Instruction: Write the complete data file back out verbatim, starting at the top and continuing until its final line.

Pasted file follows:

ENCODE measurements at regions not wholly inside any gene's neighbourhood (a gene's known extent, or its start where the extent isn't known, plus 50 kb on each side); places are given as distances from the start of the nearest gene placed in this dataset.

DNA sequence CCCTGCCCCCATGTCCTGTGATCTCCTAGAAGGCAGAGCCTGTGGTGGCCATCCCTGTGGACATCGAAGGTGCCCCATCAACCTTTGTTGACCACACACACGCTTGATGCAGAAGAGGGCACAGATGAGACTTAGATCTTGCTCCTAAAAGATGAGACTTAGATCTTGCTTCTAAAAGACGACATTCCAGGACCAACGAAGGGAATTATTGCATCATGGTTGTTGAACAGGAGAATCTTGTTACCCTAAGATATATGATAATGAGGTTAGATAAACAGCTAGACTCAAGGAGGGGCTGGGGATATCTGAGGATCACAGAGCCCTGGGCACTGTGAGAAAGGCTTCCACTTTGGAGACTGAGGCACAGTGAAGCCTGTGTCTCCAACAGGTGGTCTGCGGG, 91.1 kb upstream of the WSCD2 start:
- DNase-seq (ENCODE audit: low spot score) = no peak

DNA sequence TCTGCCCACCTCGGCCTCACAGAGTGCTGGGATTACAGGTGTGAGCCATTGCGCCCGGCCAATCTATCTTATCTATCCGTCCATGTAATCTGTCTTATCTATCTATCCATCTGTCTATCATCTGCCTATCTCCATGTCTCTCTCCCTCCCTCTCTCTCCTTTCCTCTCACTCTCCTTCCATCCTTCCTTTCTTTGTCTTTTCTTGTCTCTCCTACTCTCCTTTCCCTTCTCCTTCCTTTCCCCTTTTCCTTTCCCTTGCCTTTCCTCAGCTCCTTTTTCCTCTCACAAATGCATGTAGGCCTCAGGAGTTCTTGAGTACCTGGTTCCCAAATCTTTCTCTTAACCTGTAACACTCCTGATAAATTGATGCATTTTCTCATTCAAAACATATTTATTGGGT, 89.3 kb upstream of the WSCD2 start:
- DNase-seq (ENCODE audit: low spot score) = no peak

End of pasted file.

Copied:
ENCODE measurements at regions not wholly inside any gene's neighbourhood (a gene's known extent, or its start where the extent isn't known, plus 50 kb on each side); places are given as distances from the start of the nearest gene placed in this dataset.

DNA sequence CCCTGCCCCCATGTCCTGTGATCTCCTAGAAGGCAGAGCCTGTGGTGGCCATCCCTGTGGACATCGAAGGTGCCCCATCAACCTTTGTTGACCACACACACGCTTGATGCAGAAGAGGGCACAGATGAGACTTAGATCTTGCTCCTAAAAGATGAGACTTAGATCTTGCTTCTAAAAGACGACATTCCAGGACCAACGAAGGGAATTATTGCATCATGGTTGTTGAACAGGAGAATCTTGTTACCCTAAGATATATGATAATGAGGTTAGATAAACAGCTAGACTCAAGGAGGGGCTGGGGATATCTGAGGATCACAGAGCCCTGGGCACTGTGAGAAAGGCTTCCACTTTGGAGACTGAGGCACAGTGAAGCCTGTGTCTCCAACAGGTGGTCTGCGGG, 91.1 kb upstream of the WSCD2 start:
- DNase-seq (ENCODE audit: low spot score) = no peak

DNA sequence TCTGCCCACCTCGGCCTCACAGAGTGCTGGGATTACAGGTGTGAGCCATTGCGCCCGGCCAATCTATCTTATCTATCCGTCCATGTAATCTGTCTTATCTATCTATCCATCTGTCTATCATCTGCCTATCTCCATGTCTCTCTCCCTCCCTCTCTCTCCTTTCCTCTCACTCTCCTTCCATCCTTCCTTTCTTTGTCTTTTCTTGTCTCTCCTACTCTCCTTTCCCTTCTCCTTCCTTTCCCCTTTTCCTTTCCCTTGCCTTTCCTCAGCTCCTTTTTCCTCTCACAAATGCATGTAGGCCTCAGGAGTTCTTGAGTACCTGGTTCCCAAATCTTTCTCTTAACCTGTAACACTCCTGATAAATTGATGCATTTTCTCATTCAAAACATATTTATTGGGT, 89.3 kb upstream of the WSCD2 start:
- DNase-seq (ENCODE audit: low spot score) = no peak